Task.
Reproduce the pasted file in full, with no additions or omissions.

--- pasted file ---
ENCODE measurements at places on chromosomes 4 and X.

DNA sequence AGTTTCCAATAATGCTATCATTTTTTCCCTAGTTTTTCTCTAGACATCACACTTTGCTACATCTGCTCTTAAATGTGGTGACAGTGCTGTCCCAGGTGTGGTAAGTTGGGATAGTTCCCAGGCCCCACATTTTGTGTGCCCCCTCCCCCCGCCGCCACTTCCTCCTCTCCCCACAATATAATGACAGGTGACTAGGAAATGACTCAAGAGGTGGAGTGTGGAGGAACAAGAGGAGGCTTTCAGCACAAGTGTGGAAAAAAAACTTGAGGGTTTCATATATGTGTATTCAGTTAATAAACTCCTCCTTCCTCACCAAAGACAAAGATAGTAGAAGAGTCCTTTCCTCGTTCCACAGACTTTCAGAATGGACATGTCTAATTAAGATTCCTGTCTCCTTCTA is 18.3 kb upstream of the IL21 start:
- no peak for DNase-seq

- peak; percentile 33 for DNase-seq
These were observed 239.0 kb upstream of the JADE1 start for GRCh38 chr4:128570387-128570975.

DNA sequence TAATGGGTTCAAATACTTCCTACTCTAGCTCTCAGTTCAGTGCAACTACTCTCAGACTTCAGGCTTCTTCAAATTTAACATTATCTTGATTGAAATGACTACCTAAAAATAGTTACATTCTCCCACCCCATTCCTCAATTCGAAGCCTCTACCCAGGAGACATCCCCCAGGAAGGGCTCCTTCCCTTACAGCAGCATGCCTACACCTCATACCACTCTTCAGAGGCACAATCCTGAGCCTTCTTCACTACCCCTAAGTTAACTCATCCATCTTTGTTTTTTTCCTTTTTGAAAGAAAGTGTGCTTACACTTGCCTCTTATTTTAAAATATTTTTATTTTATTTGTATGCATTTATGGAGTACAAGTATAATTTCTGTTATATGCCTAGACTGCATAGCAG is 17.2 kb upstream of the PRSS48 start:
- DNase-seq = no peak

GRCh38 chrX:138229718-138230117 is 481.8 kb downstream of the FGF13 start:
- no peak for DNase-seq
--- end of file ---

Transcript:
ENCODE measurements at places on chromosomes 4 and X.

DNA sequence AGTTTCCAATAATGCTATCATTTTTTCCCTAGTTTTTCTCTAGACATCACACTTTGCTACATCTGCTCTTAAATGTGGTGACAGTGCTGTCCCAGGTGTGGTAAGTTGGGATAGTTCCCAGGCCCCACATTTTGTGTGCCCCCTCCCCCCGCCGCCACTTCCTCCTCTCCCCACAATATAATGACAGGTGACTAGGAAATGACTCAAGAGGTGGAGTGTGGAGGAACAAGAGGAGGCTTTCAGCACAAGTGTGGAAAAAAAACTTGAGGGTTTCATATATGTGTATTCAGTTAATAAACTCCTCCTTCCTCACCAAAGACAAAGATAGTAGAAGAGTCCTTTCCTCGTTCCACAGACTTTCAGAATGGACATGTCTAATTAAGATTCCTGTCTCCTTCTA is 18.3 kb upstream of the IL21 start:
- no peak for DNase-seq

- peak; percentile 33 for DNase-seq
These were observed 239.0 kb upstream of the JADE1 start for GRCh38 chr4:128570387-128570975.

DNA sequence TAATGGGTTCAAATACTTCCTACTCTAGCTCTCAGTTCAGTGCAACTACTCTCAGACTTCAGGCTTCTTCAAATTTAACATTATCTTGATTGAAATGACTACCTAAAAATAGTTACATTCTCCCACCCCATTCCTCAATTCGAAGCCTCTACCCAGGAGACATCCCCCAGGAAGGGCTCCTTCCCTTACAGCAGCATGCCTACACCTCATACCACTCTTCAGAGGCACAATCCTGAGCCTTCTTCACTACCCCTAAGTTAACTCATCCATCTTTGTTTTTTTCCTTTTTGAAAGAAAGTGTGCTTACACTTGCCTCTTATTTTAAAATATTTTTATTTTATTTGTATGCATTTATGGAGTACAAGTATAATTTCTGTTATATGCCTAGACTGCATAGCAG is 17.2 kb upstream of the PRSS48 start:
- DNase-seq = no peak

GRCh38 chrX:138229718-138230117 is 481.8 kb downstream of the FGF13 start:
- no peak for DNase-seq